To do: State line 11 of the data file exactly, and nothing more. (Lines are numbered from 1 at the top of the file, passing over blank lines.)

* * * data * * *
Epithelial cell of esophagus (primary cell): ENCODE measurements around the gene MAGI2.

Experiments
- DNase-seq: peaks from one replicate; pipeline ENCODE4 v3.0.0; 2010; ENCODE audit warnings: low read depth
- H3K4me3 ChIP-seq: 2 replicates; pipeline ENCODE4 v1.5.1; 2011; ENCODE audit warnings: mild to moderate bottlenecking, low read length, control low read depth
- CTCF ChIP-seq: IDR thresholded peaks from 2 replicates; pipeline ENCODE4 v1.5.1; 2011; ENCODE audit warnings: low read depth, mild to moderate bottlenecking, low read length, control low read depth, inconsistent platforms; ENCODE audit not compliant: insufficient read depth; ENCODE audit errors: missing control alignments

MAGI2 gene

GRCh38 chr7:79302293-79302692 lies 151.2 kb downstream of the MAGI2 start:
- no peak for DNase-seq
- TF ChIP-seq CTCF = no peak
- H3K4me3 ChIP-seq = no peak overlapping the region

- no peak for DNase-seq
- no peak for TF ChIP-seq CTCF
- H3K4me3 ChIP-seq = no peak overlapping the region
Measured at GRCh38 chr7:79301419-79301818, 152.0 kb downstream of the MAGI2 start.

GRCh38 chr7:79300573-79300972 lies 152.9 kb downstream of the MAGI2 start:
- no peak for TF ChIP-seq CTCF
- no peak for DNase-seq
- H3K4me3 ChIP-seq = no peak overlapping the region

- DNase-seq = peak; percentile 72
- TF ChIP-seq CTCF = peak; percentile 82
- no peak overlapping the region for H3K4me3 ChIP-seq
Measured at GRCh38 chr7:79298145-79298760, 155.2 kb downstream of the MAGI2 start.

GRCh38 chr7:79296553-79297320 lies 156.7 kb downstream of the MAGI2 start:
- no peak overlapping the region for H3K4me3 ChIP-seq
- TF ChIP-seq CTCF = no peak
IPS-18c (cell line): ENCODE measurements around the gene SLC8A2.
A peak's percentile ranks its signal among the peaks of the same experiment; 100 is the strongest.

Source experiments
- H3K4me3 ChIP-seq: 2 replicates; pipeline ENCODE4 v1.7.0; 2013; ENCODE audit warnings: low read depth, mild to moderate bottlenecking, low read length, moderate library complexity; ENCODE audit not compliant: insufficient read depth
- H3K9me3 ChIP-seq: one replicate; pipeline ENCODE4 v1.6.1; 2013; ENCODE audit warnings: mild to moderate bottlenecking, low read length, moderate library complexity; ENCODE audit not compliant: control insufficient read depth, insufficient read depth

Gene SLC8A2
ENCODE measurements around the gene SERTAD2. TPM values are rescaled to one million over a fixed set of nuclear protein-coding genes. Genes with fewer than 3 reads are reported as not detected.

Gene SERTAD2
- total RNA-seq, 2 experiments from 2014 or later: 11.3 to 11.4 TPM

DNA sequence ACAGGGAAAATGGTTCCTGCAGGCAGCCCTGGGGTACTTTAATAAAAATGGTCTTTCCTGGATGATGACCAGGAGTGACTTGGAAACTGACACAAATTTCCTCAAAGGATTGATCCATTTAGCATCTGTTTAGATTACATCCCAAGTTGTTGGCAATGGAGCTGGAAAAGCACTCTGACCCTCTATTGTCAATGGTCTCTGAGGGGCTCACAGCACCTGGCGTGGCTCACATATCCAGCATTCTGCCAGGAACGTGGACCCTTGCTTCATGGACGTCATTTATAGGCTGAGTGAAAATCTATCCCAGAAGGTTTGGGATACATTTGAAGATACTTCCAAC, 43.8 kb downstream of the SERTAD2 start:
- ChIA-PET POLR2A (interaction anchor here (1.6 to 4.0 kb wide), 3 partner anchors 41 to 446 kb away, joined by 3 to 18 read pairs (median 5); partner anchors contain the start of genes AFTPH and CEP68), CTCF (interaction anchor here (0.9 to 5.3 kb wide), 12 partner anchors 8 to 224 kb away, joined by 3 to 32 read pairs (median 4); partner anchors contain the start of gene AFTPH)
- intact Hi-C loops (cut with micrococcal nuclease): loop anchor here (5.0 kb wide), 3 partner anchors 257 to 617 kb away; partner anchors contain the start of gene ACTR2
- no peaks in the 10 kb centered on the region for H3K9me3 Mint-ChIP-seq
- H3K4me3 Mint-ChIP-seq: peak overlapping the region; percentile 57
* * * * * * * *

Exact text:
- no peak for DNase-seq